A General Model for Placement of Workloads on Multicore NUMA Systems

A General Model for Placement of Workloads on Multicore NUMA Systems

David Vengerov, Justin Funston, Maxime Lorrillere, Baptiste Lepers, Jean-Pierre Lozi, Sasha Fedorova

22 April 2017

The problem of mapping threads, or virtual cores, to physical cores on multicore systems has been studied for over a decade. Despite this effort, there is still no method that will help us decide in real time and for arbitrary workloads the relative impact of different mappings on performance. Prior work has made large strides in this field, but these solutions addressed a limited set of concerns (e.g., only shared caches and memory controllers, or only asymmetric interconnects), assuming hardware with specific properties and leaving us unable to generalize the model to other systems. Our contribution is an abstract machine model that enables us to automatically build a performance prediction model for any machine with a hierarchy of shared resources. In the process of developing the methodology for building predictive models we discovered pitfalls of using hardware performance counters, a de facto technique embraced by the community for decades. Our new methodology does not rely on hardware counters at the expense of trying a handful of additional workload mappings (out of many possible) at runtime. Using this methodology data center operators can decide on the smallest number of NUMA (CPU+memory) nodes to use for the target application or service (which we assume to be encapsulated into a virtual container so as to match the reality of the modern cloud systems such as AWS), while still meeting performance goals. More broadly, the methodology empowers them to efficiently “pack” virtual containers on the physical hardware in a data center.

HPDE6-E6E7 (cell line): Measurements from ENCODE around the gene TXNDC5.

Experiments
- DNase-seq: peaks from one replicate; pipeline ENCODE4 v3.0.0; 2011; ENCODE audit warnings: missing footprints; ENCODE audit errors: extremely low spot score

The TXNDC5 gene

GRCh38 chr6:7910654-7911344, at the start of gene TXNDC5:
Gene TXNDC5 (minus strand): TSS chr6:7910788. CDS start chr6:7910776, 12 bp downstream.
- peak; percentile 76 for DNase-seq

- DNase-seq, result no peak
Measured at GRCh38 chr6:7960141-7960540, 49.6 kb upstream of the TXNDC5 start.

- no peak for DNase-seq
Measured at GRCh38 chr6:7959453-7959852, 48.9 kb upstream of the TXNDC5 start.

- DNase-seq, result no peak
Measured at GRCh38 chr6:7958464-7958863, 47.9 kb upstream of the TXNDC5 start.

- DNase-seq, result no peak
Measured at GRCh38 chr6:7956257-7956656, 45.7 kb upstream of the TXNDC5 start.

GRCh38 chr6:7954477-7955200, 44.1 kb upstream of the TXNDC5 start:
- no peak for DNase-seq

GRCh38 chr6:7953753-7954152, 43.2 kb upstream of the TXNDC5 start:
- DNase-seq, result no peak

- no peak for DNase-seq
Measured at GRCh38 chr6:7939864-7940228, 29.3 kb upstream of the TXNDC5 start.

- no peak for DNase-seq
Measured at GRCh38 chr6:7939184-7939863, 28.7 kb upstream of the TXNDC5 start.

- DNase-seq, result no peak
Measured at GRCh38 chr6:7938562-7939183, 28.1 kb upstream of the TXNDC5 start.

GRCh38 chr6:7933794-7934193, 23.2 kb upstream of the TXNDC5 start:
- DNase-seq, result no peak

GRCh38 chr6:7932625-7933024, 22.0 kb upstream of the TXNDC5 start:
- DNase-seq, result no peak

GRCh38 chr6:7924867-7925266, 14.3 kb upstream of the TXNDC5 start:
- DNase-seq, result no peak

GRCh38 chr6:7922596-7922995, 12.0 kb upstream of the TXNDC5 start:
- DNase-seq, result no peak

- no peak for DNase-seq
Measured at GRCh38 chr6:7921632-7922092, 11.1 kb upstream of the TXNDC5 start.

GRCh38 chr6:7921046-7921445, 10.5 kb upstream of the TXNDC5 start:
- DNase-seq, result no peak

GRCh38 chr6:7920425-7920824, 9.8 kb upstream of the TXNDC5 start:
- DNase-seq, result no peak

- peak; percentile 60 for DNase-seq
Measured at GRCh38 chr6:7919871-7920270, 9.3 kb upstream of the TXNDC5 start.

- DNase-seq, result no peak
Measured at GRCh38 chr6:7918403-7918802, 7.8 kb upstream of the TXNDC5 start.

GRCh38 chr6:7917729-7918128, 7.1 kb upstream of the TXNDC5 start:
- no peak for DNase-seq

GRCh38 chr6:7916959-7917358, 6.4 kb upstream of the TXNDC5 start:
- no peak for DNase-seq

Venue : ACM Symposium on Operating Systems Principles (SOSP 2017)